173. (2004). How important is methodology for the estimates of the determinants of happiness?
  174. (1999). How unequally has Equal Pay progressed since the 1970s? A study of two British cohorts,
  175. (1995). Human capital and the earnings gap,
  176. (1996). Human capital investment under asymmetric information: The Pigovian conjectured revisited,
  177. (1985). Human capital, effort, and the sexual division of labour,
  178. (1980). Human satisfaction and public policy,
  179. (1998). If you're happy and you know it ... job satisfaction in the low wage service sector, Discussion Paper no. 405, Centre for Economic Performance, London School ofEconomics.
  180. (2005). Implicit discrimination, American Economic Review (Papers and Proceedings)
  181. (2000). Improving nurse retention in the British National Health Service: The impact of job satisfaction on intentions to quit,
  182. (2001). Income and happiness: Towards a unified approach,
  183. (2005). Income and well-being. What can we learn from subjective data?
  184. (1949). Income, saving and the theory of consumer behaviour.
  185. (1980). Incorporating occupational attainment in studies of female/male earnings differentials,
  186. (1994). Increasing the job satisfaction of service personnel,
  187. (2000). Industry specific capital and the wage profile: Evidence from the National Longitudinal Survey of Youth and the Panel Study of Income Dynamics,
  188. (1995). Industry-specific human capital: Evidence from displaced workers,
  189. (2004). Inequality in America: What role for human capital policies? Massachusetts Institute of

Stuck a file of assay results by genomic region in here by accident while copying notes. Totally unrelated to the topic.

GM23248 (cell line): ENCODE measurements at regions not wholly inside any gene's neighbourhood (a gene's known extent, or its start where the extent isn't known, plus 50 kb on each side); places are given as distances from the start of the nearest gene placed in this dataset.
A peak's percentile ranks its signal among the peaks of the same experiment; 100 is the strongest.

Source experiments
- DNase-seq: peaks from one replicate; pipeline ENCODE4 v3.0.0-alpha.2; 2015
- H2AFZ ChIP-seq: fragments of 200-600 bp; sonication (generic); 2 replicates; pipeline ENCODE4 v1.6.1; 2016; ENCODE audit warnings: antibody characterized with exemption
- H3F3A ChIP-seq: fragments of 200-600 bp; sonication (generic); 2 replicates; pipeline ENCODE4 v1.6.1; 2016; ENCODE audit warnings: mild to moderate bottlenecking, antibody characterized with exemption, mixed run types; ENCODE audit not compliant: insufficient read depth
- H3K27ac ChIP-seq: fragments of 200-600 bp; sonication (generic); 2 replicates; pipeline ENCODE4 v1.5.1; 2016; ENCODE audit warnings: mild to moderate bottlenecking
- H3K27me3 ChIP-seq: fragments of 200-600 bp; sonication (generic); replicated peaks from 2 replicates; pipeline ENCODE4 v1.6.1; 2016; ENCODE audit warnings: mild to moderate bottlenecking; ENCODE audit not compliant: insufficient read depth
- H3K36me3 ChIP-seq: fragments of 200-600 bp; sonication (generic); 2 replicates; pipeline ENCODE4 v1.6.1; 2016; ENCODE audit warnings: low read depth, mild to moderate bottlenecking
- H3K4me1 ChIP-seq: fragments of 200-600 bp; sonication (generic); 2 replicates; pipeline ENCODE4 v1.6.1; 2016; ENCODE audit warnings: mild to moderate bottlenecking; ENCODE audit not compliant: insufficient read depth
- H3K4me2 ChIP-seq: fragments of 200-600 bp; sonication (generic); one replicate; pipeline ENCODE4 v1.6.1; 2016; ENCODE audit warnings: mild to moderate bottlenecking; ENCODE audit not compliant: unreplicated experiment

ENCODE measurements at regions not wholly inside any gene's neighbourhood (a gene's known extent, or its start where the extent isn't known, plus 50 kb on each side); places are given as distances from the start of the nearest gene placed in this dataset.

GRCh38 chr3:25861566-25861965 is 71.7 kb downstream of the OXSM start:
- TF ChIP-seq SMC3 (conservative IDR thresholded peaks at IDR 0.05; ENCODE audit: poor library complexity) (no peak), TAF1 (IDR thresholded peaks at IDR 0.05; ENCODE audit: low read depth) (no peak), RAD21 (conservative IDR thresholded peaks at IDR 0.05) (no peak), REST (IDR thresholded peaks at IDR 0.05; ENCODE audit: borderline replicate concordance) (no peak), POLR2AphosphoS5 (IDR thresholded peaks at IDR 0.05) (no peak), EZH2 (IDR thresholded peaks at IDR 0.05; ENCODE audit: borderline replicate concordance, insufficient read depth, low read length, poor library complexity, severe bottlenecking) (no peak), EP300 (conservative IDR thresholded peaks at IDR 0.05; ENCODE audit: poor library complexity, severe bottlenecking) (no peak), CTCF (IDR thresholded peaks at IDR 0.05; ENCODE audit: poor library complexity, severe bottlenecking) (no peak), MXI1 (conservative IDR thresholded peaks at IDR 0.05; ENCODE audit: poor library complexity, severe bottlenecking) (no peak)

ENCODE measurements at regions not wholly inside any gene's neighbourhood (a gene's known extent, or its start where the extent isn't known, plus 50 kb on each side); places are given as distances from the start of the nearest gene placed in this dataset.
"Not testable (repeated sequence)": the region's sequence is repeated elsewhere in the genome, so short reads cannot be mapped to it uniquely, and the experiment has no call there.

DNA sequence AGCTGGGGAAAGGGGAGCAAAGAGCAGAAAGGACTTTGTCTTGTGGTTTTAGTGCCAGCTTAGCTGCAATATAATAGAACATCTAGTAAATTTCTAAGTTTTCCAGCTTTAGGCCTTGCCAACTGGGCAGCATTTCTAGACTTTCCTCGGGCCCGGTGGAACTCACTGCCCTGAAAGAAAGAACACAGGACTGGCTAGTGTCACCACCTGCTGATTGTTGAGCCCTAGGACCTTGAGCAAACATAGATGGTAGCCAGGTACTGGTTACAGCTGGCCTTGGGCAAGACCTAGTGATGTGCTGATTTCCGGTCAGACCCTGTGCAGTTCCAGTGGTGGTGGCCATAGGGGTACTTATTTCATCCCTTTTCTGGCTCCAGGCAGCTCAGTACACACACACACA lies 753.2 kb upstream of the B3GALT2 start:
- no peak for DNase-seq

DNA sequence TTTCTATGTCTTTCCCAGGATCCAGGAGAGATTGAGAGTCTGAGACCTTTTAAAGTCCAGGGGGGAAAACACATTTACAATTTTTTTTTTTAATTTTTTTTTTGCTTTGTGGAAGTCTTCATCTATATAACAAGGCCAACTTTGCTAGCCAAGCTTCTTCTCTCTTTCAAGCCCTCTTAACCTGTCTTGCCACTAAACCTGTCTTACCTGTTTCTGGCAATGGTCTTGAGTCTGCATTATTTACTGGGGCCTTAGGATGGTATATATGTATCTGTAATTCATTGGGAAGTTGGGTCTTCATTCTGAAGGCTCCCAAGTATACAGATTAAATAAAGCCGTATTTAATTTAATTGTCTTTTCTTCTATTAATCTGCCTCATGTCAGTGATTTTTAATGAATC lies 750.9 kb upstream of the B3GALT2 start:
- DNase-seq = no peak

190. (1989). Inter-industry studies of structure and performance,
  191. (1976). Interdependent preferences,
  192. (1998). Interfinn segregation and the black/white wage gap.
  193. (1990). Investment in general training: The role of information in labour mobility,
  194. (1962). Investment in human capital: A theoretical analysis,
  195. (2003). Is the convergence of the racial wage gap illusory? NBER Working Paper No.
  196. (2003). Is there a glass ceiling in Sweden?
  197. (2002). Is training more frequent when wage compression is higher? Evidence from II European Countries, CESifio Working
  198. (2004). Is wage compression necessary for training? Oxford Economic Papers 56,88-97.
  199. (1987). Job discrimination, market forces, and the invisibility hypothesis,
  200. (2005). Job satisfaction and gender segregation,
  201. (1997). Job satisfaction and gender: Why women are so happy at work?,
  202. (1985). Job satisfaction and job performance: A meta-analysis,
  203. (1978). Job satisfaction as an economic variable,
  204. (1996). Job satisfaction in Britain,
  205. (1935). Job satisfaction,
  206. (2000). Job satisfaction, comparison earnings, and gender,